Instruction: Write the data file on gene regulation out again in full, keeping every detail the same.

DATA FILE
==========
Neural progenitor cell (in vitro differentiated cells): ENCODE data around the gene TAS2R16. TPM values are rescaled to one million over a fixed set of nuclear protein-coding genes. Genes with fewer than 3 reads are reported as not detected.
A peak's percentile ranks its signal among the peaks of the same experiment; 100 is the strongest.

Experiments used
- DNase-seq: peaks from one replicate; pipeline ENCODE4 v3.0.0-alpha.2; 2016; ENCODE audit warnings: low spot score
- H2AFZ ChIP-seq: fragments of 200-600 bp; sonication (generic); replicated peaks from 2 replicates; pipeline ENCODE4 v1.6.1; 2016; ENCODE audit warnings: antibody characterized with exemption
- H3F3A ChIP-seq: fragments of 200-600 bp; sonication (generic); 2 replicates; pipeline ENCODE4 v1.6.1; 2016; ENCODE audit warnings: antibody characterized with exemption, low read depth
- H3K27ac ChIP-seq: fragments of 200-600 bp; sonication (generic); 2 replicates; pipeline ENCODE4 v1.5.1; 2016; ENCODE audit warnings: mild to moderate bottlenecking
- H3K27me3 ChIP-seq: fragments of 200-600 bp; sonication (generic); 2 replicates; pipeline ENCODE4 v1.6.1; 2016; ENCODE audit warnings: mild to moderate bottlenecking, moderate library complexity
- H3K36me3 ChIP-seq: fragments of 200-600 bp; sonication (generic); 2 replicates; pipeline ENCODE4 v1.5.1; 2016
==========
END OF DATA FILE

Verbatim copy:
Neural progenitor cell (in vitro differentiated cells): ENCODE data around the gene TAS2R16. TPM values are rescaled to one million over a fixed set of nuclear protein-coding genes. Genes with fewer than 3 reads are reported as not detected.
A peak's percentile ranks its signal among the peaks of the same experiment; 100 is the strongest.

Experiments used
- DNase-seq: peaks from one replicate; pipeline ENCODE4 v3.0.0-alpha.2; 2016; ENCODE audit warnings: low spot score
- H2AFZ ChIP-seq: fragments of 200-600 bp; sonication (generic); replicated peaks from 2 replicates; pipeline ENCODE4 v1.6.1; 2016; ENCODE audit warnings: antibody characterized with exemption
- H3F3A ChIP-seq: fragments of 200-600 bp; sonication (generic); 2 replicates; pipeline ENCODE4 v1.6.1; 2016; ENCODE audit warnings: antibody characterized with exemption, low read depth
- H3K27ac ChIP-seq: fragments of 200-600 bp; sonication (generic); 2 replicates; pipeline ENCODE4 v1.5.1; 2016; ENCODE audit warnings: mild to moderate bottlenecking
- H3K27me3 ChIP-seq: fragments of 200-600 bp; sonication (generic); 2 replicates; pipeline ENCODE4 v1.6.1; 2016; ENCODE audit warnings: mild to moderate bottlenecking, moderate library complexity
- H3K36me3 ChIP-seq: fragments of 200-600 bp; sonication (generic); 2 replicates; pipeline ENCODE4 v1.5.1; 2016